You have the power to make this vision a reality. We  urge APTS to make a public declaration of support for its LGBTQ students, staff,  faculty, and alumni. Without a written proclamation of support, our seminary  will remain unable to live into its full potential as a Christian community. It  is time the institution as a whole proclaims that the affirmation of LGBTQ  people is a part of the gospel. At this time, the silence of the seminary  suggests it remains content with the status quo. Like the rest of society, it  leaves the dignity and inclusion of LGBTQ persons up for debate in any given  context. Without an institutional commitment, LGBTQ students, faculty and staff  will remain in a vulnerable position within our seminary.
United in common conviction, we call on the president  and the Board of Trustees to create a public statement of support (as modeled by  the attached statement by San Francisco Theological Seminary) on behalf of the  institution which demonstrates full and affirming inclusion of all LGBTQ  persons. We expect the statement to include: a declaration of APTS as an  intentionally inclusive environment for LGBTQ people; a commitment to  strengthening an academic environment which promotes dialogue that is honest,  yet respects the full dignity of all in our community; and a pledge to expand  our curriculum to include queer perspectives in all disciplines.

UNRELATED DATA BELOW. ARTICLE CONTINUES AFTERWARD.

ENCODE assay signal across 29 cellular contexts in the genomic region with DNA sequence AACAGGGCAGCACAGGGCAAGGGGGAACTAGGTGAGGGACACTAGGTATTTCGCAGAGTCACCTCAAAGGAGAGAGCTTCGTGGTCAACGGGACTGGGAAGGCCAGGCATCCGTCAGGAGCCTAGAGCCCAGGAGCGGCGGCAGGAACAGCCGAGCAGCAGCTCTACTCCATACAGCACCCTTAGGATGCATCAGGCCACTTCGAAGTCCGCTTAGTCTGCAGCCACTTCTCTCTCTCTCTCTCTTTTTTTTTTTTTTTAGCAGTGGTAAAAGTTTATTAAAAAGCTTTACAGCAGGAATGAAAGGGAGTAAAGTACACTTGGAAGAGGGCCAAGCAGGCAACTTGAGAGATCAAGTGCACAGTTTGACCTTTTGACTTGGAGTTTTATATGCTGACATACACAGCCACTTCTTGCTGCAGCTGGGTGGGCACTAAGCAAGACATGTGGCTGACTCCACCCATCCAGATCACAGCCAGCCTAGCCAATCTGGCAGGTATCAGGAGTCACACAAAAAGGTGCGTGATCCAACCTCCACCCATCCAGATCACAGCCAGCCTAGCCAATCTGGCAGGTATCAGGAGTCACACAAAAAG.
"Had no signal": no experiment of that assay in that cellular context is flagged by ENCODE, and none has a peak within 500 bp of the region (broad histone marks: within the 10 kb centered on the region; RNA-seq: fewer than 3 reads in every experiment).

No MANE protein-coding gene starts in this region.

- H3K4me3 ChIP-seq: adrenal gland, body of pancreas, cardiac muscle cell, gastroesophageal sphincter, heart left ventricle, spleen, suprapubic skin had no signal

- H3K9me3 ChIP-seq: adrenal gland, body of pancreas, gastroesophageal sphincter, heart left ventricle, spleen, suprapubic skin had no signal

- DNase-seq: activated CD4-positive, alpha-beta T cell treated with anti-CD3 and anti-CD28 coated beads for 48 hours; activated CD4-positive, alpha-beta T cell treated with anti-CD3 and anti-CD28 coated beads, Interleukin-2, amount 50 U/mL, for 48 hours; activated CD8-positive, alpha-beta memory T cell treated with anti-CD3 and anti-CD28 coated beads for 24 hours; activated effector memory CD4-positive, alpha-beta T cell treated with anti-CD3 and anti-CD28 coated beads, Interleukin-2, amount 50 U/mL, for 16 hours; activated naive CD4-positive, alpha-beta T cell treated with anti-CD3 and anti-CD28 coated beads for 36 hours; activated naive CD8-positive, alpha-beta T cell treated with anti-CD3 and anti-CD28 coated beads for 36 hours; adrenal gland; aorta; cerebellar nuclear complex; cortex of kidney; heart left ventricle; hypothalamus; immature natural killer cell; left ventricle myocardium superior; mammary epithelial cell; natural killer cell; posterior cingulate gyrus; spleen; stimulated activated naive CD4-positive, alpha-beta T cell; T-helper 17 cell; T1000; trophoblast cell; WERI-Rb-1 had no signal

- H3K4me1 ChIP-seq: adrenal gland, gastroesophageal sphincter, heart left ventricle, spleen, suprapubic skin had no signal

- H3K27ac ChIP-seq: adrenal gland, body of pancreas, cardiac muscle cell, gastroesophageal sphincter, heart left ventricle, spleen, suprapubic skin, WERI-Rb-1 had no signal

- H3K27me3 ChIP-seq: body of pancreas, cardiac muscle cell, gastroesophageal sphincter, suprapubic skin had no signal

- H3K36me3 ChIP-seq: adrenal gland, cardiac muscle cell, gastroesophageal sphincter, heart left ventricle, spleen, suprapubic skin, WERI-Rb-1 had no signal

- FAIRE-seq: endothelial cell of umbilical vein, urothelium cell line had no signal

Equality APTS, a growing body of alumni concerned  with issues of justice and equality, looks forward to working in partnership to  assist the president and the board in creating this necessary document by the  end of the 2012-2013 academic year. Representatives of Equality APTS are  available for meetings to discuss these documents as soon as possible. The best  way to contact us is equalityapts@gmail.com.
May the ever-surprising Spirit open in us new ways of  seeing each other and the path before us, new ways of hearing each other and the  still small voice of our Creator, and new ways of loving the Christ in all whom  we are blessed to meet.
In hope and peace,
Mary Ann Kaiser ‘12, Rev. Katrina Shawgo ‘08, and  John Russell Stanger ‘12
Equality APTS
cc: Rev. Dr. Jack Barden, Kurt Gabbard, Rev. Jackie  Saxon, and Dr. Melissa Wiginton, Vice Presidents
     Rev. Dr. Allan H. Cole, Academic Dean
     Rev. Tim Blodgett, President of the Austin  Seminary Association
     Barrett Abernethy, President of the Student  Body
     Molly McGinnis and Tony Spears, Co-Moderators of  Queer Alliance
[1] “For the glory of God and to proclaim the gospel  of Jesus Christ, Austin Presbyterian Theological Seminary is a seminary in the  Presbyterian-Reformed tradition whose mission is to educate and equip  individuals for the ordained Christian ministry and other forms of Christian  service and leadership; to employ its resources in the service of the church; to  promote and engage in critical theological thought and research; and to be a  winsome and exemplary community of God’s people.” – Austin Presbyterian  Theological Seminary Mission Statement